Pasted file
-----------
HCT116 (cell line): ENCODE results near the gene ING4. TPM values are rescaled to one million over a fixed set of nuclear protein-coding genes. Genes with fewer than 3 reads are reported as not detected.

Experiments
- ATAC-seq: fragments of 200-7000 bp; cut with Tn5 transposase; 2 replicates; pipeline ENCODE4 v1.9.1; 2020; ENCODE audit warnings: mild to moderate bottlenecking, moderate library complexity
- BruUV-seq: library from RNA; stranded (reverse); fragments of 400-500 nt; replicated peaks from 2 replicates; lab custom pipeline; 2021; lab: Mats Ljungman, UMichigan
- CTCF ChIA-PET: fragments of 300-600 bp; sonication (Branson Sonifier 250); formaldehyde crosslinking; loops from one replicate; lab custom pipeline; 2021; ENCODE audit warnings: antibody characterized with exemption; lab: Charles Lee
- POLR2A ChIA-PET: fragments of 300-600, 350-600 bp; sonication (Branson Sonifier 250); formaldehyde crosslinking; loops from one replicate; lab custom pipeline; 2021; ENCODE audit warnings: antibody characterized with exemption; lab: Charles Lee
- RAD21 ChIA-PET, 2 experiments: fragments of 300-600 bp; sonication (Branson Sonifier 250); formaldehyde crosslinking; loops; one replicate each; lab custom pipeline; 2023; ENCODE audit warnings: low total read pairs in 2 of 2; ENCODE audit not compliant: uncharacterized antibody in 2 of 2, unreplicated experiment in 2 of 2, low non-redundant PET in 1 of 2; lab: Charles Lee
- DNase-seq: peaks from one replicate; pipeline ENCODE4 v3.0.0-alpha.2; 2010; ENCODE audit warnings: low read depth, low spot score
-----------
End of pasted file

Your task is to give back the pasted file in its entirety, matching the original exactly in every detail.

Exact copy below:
HCT116 (cell line): ENCODE results near the gene ING4. TPM values are rescaled to one million over a fixed set of nuclear protein-coding genes. Genes with fewer than 3 reads are reported as not detected.

Experiments
- ATAC-seq: fragments of 200-7000 bp; cut with Tn5 transposase; 2 replicates; pipeline ENCODE4 v1.9.1; 2020; ENCODE audit warnings: mild to moderate bottlenecking, moderate library complexity
- BruUV-seq: library from RNA; stranded (reverse); fragments of 400-500 nt; replicated peaks from 2 replicates; lab custom pipeline; 2021; lab: Mats Ljungman, UMichigan
- CTCF ChIA-PET: fragments of 300-600 bp; sonication (Branson Sonifier 250); formaldehyde crosslinking; loops from one replicate; lab custom pipeline; 2021; ENCODE audit warnings: antibody characterized with exemption; lab: Charles Lee
- POLR2A ChIA-PET: fragments of 300-600, 350-600 bp; sonication (Branson Sonifier 250); formaldehyde crosslinking; loops from one replicate; lab custom pipeline; 2021; ENCODE audit warnings: antibody characterized with exemption; lab: Charles Lee
- RAD21 ChIA-PET, 2 experiments: fragments of 300-600 bp; sonication (Branson Sonifier 250); formaldehyde crosslinking; loops; one replicate each; lab custom pipeline; 2023; ENCODE audit warnings: low total read pairs in 2 of 2; ENCODE audit not compliant: uncharacterized antibody in 2 of 2, unreplicated experiment in 2 of 2, low non-redundant PET in 1 of 2; lab: Charles Lee
- DNase-seq: peaks from one replicate; pipeline ENCODE4 v3.0.0-alpha.2; 2010; ENCODE audit warnings: low read depth, low spot score